At a time when many Americans stress a need for across-the-aisle partnership in Congress, a major piece of legislation passed the House of Representatives Thursday with bipartisan support. The Cyber Intelligence Sharing and Protection Act is a proposed law designed to permit sharing of Internet traffic information between the government and technology and manufacturing companies. It is intended to help the federal government investigate and reduce cyber threats by ensuring the security of online networks.
The bill passed the House 288 to 127 with support from both parties, but it is likely it will die in the Senate.
Wanting to ensure Internet safety is a noble, worthwhile goal, but the ends don’t always justify the means. This bill needs examination as to how it relates to issues of privacy and intellectual property. Critics of the bill believe it allows governments and businesses to partner in monitoring and possibly censoring Internet activity. These concerns should be of the utmost concern.
College students in particular may recall these concerns when they were first raised about a year ago.
On April 26, 2012, CISPA passed the House the first time, 248 to 168, and then failed to pass in the Senate. Just months earlier, in January, Wikipedia, Reddit and thousands of other websites blacked out their services in order to make a statement against similar legislation – the Stop Online Privacy Act and the PROTECT IP Act. Students who previously had never taken much interest in politics saw the blackout firsthand while surfing the Internet and suddenly took a vested interest in Internet privacy.
Once issues start to seep into our personal lives, they feel more relevant. It is easy to say that there is no problem with CISPA because of a “I have nothing to hide online” mentality, but thinking in these terms only walks us further down a slippery slope that narrowly tailors our rights toward state interests.
The USA PATRIOT Act is often regarded with the same apathy that CISPA has received. That bill, which passed with overwhelming bipartisan support in 2001 by a margin of 357 to 66 in the House and 98 to 1 in the Senate, allowed for roving wiretaps, searches of business records and expanded surveillance of terror suspects. This was done in the name of fighting terrorism, another worthwhile goal, but the slippery slope exists there, too. Even if people thought, “it doesn’t affect me directly” or “I have nothing to hide,” the precedent was set, and privacy remains a conversation begging to be had.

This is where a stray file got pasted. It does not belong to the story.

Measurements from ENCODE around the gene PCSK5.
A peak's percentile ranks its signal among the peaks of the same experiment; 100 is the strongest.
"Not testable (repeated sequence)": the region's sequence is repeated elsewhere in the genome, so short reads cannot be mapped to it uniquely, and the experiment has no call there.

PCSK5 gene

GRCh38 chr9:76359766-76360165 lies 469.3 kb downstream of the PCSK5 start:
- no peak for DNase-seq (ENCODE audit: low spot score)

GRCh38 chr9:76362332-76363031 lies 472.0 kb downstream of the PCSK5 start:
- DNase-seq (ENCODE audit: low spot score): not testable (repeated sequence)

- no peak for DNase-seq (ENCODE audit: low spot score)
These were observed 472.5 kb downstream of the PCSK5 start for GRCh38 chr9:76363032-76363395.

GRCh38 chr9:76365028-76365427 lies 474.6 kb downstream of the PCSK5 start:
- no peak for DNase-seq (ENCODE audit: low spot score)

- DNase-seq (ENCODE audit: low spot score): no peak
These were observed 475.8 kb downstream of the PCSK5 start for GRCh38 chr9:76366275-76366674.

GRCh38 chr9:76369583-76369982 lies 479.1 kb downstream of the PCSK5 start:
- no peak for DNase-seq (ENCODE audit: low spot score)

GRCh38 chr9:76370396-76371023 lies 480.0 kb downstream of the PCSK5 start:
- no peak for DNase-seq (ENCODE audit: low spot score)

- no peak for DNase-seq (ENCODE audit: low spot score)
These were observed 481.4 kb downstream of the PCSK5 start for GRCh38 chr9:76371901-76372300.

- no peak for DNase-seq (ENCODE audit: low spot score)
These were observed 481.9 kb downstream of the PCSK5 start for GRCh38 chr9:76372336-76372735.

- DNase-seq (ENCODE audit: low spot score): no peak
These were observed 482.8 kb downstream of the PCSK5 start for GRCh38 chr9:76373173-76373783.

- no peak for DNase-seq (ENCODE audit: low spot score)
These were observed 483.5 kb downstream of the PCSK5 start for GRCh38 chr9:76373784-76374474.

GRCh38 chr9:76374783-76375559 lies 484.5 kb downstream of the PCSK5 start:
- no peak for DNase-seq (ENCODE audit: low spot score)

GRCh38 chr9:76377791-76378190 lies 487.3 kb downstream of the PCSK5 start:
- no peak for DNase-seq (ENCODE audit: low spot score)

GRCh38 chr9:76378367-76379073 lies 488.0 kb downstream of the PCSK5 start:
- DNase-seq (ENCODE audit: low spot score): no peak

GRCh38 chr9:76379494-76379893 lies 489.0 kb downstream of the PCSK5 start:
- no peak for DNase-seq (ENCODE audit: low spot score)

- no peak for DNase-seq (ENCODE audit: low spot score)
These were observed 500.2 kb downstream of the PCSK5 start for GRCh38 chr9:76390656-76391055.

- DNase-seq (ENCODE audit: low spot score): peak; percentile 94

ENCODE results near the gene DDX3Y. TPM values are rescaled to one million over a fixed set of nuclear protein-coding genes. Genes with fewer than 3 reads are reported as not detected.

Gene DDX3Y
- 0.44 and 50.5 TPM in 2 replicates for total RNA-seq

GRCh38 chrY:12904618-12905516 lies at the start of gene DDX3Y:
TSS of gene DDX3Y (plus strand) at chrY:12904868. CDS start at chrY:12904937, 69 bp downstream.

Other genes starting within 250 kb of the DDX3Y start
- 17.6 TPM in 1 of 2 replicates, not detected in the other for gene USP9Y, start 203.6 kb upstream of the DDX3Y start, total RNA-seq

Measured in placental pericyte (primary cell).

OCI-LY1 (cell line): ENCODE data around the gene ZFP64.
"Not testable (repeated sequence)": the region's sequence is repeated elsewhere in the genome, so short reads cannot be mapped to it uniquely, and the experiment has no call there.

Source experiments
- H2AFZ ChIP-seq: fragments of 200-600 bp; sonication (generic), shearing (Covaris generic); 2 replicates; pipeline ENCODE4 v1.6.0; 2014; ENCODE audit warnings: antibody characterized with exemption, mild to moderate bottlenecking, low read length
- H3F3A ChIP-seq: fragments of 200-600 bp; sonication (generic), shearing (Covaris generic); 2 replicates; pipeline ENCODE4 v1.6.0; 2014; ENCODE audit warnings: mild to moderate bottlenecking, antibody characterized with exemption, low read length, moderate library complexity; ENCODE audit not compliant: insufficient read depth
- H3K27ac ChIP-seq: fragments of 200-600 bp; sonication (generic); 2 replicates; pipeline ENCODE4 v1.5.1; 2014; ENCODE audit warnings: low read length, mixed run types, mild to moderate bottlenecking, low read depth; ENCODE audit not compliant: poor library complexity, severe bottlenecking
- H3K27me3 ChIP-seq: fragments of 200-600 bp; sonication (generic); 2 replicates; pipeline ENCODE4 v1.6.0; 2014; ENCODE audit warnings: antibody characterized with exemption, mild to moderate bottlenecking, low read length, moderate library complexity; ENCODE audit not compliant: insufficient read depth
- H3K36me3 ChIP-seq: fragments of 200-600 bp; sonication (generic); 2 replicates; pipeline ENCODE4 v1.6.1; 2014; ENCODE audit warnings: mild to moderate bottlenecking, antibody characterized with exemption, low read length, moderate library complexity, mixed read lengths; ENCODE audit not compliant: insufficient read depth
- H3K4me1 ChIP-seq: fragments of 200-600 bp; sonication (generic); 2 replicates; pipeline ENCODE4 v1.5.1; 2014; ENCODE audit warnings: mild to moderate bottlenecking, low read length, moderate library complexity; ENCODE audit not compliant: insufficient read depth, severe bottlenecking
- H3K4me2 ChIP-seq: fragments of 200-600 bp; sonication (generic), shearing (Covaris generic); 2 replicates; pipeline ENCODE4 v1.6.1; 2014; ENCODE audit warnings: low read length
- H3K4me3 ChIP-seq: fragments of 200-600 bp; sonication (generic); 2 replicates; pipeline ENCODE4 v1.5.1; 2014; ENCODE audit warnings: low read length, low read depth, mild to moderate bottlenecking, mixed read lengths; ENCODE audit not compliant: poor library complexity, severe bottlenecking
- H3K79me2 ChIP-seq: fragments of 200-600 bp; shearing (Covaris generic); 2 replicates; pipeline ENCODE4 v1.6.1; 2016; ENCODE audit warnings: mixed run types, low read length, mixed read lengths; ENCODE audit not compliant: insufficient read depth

Barrett McCormick, a professor in the political science department, said he believes the CISPA issues come down to evaluating the trade-off of privacy for security, much like with the PATRIOT Act. This could be of particular concern to college students, considering how broad and extensive our Internet usage is.
“I think that the basic issue is how much privacy can we expect for our online lives, and what is a reasonable trade-off between privacy and national security?” McCormick said in an email. “This is of particular interest to college students because college students typically have lots of personal information stored online in places like Facebook.”
An amendment that would have banned employers from asking for Facebook passwords was voted down 224 to 189 over the weekend.
“CISPA has some legitimate goals – helping to secure computers and networks from malicious hackers, including hackers working for foreign governments – but, according to critics, unnecessarily compromises our privacy rights,” McCormick said.
CISPA’s intentions are legitimate, but it is important to remember that the Internet in many ways is a community. Acquiring information by surfing the web parallels browsing through a library or a store. Many errands are no longer reserved strictly for the offline community – online shopping, from cars to clothes to groceries, is as popular as offline shopping.
We generally want privacy in our everyday, offline activities. That desire should translate fairly easily to our online decisions, even if we do not yet see how it directly affects us.
This issue became relevant to us just a year ago when online hysteria ensued because of CISPA, SOPA and PIPA. Once Wikipedia and Reddit re-emerged, however, panic vanished, and order was restored.
As was the case with the PATRIOT Act, CISPA has the potential to impede on our privacy in new, unforeseeable ways. Even though we may not see how this legislation affects us directly, the apathy now will not be excusable when we do feel the effects down the road.